The first three companies to benefit from the Johnson Matthey Agritech Partnership Programme (JMAPP) have been announced – two from the UK and one from Hungary.

The JMAPP is a joint initiative between is Johnson Matthey, the £3.6 billion precious metals, chemicals and sustainability group based in Royston, Hertfordshire, and Cranfield University. It will give selected businesses the opportunity to develop their product or idea “within an intense, three month programme of collaboration and scientific and management support”, a package worth around £50,000.

The three companies in the JMAPP pilot programme comprise:  Azotic Technologies, with R&D facilities in Nottingham, which is developing a unique natural nitrogen-fixing technology based on a symbiotic endophyte that could allow any crop variety to fix nitrogen directly from the air. The business is already working with Gleadell Agriculture to commercialise the Natural Plant Nutrition (NPN4) product.

Bionema is a business spun out of Swansea University’s Institute of Life Science. It is working on pesticide-free pest management for the horticulture, forestry, turf and amenity sectors, delivered through its non-toxic bio-based microencapsulation technology.  Water&Soil, located at Budapest in Hungary, has developed an organic soil enhancement product to improve water efficiency – either reducing irrigation costs or enabling areas of marginal cultivation with scarce water to be cultivated.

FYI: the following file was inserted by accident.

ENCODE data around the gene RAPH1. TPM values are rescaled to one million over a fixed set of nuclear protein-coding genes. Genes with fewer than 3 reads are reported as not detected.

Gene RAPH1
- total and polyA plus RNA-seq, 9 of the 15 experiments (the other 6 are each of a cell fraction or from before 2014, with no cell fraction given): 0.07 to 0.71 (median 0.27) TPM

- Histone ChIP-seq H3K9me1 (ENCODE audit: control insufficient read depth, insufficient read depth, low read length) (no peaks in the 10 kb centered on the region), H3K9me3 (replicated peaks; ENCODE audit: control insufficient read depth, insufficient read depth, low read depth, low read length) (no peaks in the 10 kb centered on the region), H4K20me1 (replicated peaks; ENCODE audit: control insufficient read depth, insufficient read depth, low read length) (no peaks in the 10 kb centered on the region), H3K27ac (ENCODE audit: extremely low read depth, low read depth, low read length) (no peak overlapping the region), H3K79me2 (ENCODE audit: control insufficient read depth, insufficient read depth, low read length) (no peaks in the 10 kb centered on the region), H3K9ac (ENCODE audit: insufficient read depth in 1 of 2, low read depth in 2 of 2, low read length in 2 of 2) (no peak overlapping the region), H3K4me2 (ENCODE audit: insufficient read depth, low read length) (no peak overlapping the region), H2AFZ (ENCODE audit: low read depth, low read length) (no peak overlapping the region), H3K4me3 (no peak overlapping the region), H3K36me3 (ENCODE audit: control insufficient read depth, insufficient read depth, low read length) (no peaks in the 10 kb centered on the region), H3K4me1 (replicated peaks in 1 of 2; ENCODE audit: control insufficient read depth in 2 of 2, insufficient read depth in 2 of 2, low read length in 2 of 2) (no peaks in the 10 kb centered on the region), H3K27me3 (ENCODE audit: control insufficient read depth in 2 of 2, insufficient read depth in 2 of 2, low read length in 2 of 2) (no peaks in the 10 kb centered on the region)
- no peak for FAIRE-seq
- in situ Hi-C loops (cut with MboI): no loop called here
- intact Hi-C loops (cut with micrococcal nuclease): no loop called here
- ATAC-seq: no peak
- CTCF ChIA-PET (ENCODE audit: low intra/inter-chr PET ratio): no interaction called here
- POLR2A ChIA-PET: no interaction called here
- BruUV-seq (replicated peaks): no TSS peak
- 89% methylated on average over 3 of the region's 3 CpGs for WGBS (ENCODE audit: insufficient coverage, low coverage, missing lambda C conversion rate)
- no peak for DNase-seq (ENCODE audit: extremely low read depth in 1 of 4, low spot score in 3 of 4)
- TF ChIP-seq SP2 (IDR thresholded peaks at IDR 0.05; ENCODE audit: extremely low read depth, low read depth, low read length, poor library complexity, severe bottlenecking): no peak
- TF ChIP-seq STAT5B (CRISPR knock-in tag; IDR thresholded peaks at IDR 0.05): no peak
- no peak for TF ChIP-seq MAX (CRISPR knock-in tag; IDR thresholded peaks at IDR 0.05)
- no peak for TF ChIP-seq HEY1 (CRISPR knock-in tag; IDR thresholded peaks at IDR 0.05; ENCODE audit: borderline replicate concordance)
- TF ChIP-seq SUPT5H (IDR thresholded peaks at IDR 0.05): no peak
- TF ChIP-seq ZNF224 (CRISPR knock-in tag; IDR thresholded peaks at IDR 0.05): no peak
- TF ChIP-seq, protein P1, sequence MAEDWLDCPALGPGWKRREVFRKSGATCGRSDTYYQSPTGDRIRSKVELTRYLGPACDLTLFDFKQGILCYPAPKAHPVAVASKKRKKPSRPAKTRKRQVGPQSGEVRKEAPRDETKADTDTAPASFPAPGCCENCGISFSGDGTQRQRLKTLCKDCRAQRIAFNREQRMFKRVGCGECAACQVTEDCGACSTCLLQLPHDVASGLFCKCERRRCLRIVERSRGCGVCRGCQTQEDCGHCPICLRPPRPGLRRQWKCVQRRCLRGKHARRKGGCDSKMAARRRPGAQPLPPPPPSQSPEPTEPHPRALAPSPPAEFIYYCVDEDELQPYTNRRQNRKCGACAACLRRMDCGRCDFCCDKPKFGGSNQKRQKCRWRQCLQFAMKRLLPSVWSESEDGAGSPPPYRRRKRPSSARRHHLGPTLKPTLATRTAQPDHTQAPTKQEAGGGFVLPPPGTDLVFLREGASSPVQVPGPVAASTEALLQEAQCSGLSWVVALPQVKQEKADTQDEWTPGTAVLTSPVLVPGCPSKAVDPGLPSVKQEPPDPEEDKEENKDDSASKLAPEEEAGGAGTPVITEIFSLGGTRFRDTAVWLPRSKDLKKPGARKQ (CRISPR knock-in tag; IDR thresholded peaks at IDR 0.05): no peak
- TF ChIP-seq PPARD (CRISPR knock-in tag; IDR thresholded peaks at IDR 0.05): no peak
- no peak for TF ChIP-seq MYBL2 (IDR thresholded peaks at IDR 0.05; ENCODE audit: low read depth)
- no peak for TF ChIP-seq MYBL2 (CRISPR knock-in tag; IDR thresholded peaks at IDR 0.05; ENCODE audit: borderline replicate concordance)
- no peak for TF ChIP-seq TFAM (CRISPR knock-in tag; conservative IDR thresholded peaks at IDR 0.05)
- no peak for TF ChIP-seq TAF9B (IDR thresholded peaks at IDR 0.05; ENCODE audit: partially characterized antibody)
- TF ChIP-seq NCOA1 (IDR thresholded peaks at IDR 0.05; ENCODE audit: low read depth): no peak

Johnson Matthey scientific and business experts will help the three companies develop their ideas within a proof of concept framework, while they will also have access to Cranfield’s R&D facilities, including the Innovation UK Agri-EPI and CHAP Agri-Tech centres which have brought Cranfield some £10 million in investment.

“This is an exciting time for innovation in agritech, as demonstrated by the volume, global breadth and strength of the applicants to the programme,” says Professor Leon A Terry, director of environment and agrifood at Cranfield. “One of the greatest challenges for the sector is creating an environment where ideas and innovations can become reality.”

For more information about the programme visit www.cranfield.ac.uk/jmapp